Salinibacter ruber, an extremely halophilic member of the domain Bacteria, has two different cytoplasmic glutamate dehydrogenase activities, marked as GDHI and GDHII. GDHI showed a strong dependence on high salt concentrations for stability, but not for activity, displaying maximal activity in the absence of salts. GDHII depended on high salt concentrations for both activity and stability. It catalyzed amination of 2-oxoglutarate with optimal activity in 3 M KCl at pH 8. No activating effect was found when NaCl was replaced by KCl. Only GDHII displayed activity in the deamination reaction of glutamate with an optimal pH of 9.5. Both enzymes were activated by certain amino acids (l-leucine, l-histidine, l-phenylalanine) and by nucleotides such as ADP or ATP. A low-molecular-mass cytoplasmic fraction was found to be a highly effective activator of GDHII in the presence of high NaCl concentrations.
Salinibacter ruber is a red, rod-shaped, aerobic bacterium, phylogenetically affiliated with the Flavobacterium/Cytophaga branch of the domain Bacteria. It was first isolated from saltern crystallizer ponds in Spain . It is an obligate halophile that requires at least 150 g l−1 salts for growth, and grows optimally between 200 and 300 g l−1 salts.
No significant concentrations of organic osmotic solutes, such as are accumulated by other aerobic halophilic representatives of the Bacteria [2,3], were found within S. ruber cells. The physiology of S. ruber resembles that of the Archaea of the family Halobacteriaceae: it accumulates molar concentrations of K+ intracellularly, intracellular Cl− concentrations are high as well , and the bulk protein showed a great excess of acidic amino acids, a low content of basic amino acids, a low content of hydrophobic amino acids, and a high abundance of serine , all indicators for the presence of a salt-adapted enzymatic machinery.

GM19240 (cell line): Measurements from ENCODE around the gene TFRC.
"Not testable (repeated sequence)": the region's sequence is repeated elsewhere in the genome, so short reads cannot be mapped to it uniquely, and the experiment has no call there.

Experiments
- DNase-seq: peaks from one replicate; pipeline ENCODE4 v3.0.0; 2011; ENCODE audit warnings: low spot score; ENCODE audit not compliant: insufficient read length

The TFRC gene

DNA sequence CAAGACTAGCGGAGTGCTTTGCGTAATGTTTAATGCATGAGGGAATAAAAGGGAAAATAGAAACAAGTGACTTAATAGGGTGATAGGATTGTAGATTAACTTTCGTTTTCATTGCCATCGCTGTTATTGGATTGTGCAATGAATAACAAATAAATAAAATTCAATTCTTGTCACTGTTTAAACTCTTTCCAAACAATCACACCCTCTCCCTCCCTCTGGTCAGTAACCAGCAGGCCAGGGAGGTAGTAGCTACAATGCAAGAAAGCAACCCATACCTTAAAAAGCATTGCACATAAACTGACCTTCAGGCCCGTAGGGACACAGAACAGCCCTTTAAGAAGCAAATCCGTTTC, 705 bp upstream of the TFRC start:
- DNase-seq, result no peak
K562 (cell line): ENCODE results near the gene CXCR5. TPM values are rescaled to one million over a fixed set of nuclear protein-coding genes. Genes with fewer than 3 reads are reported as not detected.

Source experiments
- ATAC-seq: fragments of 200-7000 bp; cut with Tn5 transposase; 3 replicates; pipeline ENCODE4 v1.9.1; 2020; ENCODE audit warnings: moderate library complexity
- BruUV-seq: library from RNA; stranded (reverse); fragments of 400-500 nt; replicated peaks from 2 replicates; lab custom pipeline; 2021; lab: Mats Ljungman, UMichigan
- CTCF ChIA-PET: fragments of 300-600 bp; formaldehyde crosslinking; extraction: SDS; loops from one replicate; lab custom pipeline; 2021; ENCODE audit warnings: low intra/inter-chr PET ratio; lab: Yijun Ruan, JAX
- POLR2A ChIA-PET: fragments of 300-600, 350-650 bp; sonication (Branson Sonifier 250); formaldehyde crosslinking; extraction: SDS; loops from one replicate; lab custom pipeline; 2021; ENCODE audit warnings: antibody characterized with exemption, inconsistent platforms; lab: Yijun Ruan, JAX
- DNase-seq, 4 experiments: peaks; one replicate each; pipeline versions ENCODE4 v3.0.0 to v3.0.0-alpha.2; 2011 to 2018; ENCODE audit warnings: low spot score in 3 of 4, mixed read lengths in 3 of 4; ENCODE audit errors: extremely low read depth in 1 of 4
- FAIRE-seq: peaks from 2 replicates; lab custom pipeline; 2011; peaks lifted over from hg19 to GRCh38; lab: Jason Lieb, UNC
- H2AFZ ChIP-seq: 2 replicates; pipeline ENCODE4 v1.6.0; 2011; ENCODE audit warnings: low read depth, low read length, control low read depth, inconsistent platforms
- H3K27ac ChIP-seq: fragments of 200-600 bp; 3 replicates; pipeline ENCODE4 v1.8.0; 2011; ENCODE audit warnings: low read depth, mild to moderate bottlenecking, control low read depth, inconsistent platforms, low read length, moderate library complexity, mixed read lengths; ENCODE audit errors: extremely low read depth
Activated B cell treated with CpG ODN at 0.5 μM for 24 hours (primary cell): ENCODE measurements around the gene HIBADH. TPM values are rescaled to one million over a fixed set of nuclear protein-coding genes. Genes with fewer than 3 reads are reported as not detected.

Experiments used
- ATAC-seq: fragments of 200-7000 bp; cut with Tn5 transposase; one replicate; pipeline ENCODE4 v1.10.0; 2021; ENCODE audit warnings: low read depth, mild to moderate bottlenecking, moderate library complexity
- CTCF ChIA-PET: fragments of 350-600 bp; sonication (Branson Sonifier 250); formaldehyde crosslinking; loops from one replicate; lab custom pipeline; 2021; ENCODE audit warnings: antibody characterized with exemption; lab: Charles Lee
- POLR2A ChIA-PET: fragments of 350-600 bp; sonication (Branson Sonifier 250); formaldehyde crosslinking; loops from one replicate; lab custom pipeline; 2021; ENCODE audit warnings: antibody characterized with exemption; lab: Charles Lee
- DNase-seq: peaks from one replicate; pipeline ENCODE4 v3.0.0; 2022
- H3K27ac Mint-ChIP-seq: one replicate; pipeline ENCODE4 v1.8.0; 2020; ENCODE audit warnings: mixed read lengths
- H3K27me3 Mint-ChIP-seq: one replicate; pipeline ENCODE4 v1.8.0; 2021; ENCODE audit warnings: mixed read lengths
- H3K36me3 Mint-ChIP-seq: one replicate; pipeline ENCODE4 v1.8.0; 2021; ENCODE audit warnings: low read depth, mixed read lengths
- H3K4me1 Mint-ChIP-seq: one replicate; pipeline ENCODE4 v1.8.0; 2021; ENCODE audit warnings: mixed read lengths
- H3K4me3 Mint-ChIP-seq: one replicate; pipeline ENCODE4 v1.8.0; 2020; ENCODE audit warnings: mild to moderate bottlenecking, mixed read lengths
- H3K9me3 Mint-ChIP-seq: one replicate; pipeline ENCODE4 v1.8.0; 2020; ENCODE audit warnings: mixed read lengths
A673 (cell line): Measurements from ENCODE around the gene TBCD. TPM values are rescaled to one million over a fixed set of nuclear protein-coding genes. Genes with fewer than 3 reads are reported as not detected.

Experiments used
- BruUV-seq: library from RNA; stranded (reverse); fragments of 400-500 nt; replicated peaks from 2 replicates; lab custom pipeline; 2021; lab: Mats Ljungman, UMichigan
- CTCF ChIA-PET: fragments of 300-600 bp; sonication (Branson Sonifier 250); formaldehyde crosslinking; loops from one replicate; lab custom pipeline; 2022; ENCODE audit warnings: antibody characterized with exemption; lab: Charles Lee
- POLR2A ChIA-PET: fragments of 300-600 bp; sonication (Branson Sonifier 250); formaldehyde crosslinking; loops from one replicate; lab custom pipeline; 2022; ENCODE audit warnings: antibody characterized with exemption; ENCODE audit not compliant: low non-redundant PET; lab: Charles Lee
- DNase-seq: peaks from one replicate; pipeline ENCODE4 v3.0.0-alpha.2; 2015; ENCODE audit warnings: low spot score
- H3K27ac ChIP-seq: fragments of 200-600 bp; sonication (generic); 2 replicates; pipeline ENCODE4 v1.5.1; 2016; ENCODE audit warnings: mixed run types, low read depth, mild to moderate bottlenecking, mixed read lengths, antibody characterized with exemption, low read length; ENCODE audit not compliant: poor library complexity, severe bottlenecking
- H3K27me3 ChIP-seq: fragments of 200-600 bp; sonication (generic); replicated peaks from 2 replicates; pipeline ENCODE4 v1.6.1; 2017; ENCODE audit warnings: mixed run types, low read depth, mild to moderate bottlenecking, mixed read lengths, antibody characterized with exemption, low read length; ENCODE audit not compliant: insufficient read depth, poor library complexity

Many of the enzymes of S. ruber are truly halophilic, requiring salt for activity and/or stability. Examples are the NAD-dependent isocitrate dehydrogenase , the fatty acid synthetase complex , and the NADP-linked glucose-6-phosphate dehydrogenase . Other enzymes such as the NADP-dependent isocitrate dehydrogenase  and glycerol kinase (Sher, Mana and Oren, submitted) may function as well in the presence of high salt and in its absence. Still others, such as the NAD-dependent malate dehydrogenase  and hexokinase , function best in a low salt environment and are inhibited by high salt concentrations. The behavior of the individual enzymes toward salt thus varies considerably.
l-Glutamate dehydrogenases (GDH) (EC 188.8.131.52–4) are important enzymes in any cell due to the pivotal position occupied by glutamate and 2-oxoglutarate in the central metabolism of nitrogen and carbon compounds. They catalyze the interconversion of 2-oxoglutarate and l-glutamate using NAD(H) or NADP(H) as cofactors. These enzymes are evolutionarily conserved in the three domains, Archaea, Bacteria, and Eucarya. GDHs can be differentiated on the basis of their molecular properties, their coenzyme specificity, and the regulation of their activity by purine nucleoside di- and triphosphates as well as other ligands [8,9].
Preliminary assays of NAD-dependent GDH, as assayed by the reductive amination of 2-oxoglutarate, showed an unusual behavior: in the absence of salt low activity was obtained, which further decreased with increasing KCl concentration, and no activity was found above 2.5 M KCl. However, a specific stimulation by high concentrations of NaCl was observed, with optimum activity at 3–3.5 M . The present study was initiated to investigate the basis of this intriguing behavior. We here report the presence of two different GDH enzymes in S. ruber. They differ in their affinity for substrates, in their pH and salt dependence for activity and stability, and in their regulation by different effectors.
2Materials and methods
2.1Bacterial strain and culture conditions